The Baltimore Ravens nabbed Rashod Bateman with the No. 27 pick in the 2021 NFL draft. Bateman, a versatile receiver from the University of Minnesota, is the well-rounded pass catcher Baltimore has sorely needed over the past few years. Marquise Brown is an electric, twitchy, speed receiver with a limited catch radius. Miles Boykin is a long, leggy vertical threat who blocks his tail off rep after rep. Devin Duvernay is a vertical threat who can run away or through defenders. With the additions of Sammy Watkins and now Rashod Bateman, the Ravens (finally) have a diverse, well-rounded receiver room that will give opposing defenses matchup problems.
Where Bateman (and Watkins) help specifically, is the ability to win when isolated in formations. An excerpt from Pro Football Focus:
“Furthermore, and this is where we get back to the isolation route aspect, teams are living in these two-high worlds and not respecting whoever is lined up as that isolated receiver. The Ravens threw 77 times in formations where there was an isolated receiver in 2020, including a nub tight end, and only seven of them went to that isolated player. Four of them were on drag routes coming back to the other side of the field, so we can even eliminate those from our count. That leaves three Marquise Brown true isolation routes during the whole season. The Ravens don’t have a guy who they can count on in these situations.”
Defenses started using shallow two-high structures to attack the Ravens run game, while dedicating 10 players to crowding the middle of the field, without respecting iso receivers. Enter Rashod Bateman. The former Golden Gopher can beat single coverage and is able to defeat press, off coverage and anything in between. Rashod is a highly intelligent receiver who attacks blind spots, doesn’t give away his routes and can make a wide variety of routes look eerily similar before he breaks. Bateman was no stranger to being the isolated, on-ball receiver for Minnesota.
Love how he gets back on a vertical plane to break. Does this frequently. Gets DBs into recover mode vertically then snaps inside cleanly.— Spencer N. Schultz (@ravens4dummies) February 13, 2021
Threatens vertically against press to attack laterally. pic.twitter.com/9ndlWVVJyO
Bateman varies pace, release, can long stride and drive cleanly or use hesitation/foot frequency to hesi and explode. Not afraid to assist defenders out of his way with Goldilocks push offs. Not too much, but enough to assist them out of his way. pic.twitter.com/TqPTk6APnv— Spencer N. Schultz (@ravens4dummies) February 13, 2021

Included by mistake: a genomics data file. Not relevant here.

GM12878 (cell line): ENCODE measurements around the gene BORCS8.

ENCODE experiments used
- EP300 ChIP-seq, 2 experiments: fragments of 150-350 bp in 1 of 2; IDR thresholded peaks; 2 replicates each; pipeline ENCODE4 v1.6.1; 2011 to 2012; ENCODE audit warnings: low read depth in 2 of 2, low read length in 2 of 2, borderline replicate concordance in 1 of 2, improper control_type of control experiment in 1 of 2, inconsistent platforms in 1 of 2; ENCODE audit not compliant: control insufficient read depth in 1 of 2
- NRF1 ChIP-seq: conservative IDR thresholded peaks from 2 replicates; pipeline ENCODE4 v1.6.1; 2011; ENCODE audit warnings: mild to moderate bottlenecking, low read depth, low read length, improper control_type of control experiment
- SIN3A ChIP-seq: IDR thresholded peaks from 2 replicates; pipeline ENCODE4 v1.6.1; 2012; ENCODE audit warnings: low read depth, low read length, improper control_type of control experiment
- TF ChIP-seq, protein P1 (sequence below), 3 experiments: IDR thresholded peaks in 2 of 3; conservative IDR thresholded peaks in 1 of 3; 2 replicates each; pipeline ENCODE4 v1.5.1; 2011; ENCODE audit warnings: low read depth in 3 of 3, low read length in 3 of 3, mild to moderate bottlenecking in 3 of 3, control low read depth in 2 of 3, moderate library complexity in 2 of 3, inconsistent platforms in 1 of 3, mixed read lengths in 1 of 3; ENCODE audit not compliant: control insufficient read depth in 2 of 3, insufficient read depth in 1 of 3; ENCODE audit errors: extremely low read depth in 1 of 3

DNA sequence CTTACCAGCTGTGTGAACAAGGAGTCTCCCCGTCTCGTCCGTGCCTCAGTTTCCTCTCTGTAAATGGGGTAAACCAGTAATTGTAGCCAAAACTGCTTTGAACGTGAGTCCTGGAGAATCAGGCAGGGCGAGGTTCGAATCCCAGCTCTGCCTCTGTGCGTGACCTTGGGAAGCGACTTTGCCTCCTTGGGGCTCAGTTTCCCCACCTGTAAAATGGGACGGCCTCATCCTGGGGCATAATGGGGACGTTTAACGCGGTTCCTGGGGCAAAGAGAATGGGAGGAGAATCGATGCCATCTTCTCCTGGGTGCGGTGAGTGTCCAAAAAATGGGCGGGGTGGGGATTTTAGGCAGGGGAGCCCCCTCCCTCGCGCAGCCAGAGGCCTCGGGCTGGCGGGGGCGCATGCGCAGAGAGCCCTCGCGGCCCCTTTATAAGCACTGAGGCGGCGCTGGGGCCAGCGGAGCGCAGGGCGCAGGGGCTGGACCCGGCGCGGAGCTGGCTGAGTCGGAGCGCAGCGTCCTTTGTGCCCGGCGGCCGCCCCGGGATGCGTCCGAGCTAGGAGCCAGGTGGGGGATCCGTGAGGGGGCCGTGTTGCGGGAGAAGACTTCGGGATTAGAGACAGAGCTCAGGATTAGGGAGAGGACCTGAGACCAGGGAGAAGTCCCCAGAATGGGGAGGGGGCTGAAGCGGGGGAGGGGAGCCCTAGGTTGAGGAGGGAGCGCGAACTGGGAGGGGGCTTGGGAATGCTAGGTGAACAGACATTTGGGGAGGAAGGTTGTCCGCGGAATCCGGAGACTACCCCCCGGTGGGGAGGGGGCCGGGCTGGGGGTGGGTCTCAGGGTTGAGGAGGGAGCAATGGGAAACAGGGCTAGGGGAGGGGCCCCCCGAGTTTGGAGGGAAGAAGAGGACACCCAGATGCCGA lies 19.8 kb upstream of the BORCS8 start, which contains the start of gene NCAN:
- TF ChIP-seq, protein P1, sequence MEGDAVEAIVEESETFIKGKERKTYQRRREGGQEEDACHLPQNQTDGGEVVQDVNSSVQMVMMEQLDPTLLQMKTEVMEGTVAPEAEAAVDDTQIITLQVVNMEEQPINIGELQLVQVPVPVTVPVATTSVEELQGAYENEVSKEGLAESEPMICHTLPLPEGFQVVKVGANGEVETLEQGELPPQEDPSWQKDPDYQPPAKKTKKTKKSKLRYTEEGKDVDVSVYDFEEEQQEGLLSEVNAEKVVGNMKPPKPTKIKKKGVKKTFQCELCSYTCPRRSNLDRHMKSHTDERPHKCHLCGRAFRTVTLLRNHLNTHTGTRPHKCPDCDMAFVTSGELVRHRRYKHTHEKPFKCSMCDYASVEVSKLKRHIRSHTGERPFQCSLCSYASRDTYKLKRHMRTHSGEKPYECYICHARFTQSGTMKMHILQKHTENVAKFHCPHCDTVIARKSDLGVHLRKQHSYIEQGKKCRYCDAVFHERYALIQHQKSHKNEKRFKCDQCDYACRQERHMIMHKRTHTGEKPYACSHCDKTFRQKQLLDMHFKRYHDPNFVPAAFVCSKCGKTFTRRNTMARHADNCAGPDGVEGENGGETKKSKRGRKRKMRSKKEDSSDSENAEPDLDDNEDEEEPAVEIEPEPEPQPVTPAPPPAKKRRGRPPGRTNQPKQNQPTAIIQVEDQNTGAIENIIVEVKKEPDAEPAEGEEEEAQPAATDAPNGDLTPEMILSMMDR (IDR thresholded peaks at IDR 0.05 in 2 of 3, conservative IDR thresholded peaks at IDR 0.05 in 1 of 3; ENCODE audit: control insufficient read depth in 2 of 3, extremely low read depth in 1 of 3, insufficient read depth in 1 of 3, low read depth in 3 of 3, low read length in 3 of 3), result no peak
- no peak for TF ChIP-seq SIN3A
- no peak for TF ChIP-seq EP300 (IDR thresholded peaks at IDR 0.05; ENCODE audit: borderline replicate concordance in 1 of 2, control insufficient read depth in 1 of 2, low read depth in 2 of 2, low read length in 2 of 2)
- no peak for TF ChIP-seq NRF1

Bateman’s ability to sink his hips and explode when he breaks at the stem of routes creates consistent separation. He’s a thoroughly polished route runner for a 21-year-old. Functioning in the shallow, intermediate and deep areas of the field, Bateman has had success over the middle of the field as well as outside the numbers. Against off single or match coverage, Rashod can absolutely smoke defenders on double moves.
Rashod Bateman can break in any direction at any point in a route. Sinks his hips as well as anyone and has NO wasted motion.— Spencer N. Schultz (@ravens4dummies) February 13, 2021
Truly one of the most polished college route runners I’ve seen especially considering his frame. pic.twitter.com/X4jVFBUhA9
Wins inside against off and shields the ball here. Just a smart and capable receiver in every way. pic.twitter.com/PD1yWVa7CC— Spencer N. Schultz (@ravens4dummies) February 13, 2021
SNOWING and windy.— Spencer N. Schultz (@ravens4dummies) February 13, 2021
Wisconsin has their edge bluff under Bateman. He knows exactly where space is and when to look for the ball. Slows up and waits. Makes someone miss without even getting eyes on them.
Whatever you want to see from a WR, he’s put on tape. pic.twitter.com/zv80M1pipn
Bateman can play inside (76% of his 2020 snaps) or outside (71% of his 2019 snaps). His release package is diverse and allows him to attack coverage in a variety of ways. This is reminiscent of Justin Jefferson, who spent the majority of his 2018 on the boundary before spending 2019 in the slot, which made him pro-ready as he entered the NFL. Modeling his game after Stefon Diggs, Davante Adams and Keenan Allen, Bateman brings immediate professional level balance regardless of alignment or assignment. With pace variation, agility and flexibility, Bateman will be one of the more polished route runners to enter the NFL in quite some time.
At 6-foot-0, 198 pounds with a 76-inch wingspan, Bateman had enough size and length to win vertically or in contested situations. He’s comfortable taking shots over the middle of the field, showing the ability to consistently adjust to poor ball placement. Bateman sinks his hips about as well as any receiver, which allow him flatten out routes and create difficult transitions for defensive backs while he works back to the ball. He keeps his toes low to the grass as he’s breaking which minimizes drag and maximizes the efficiency of his movement.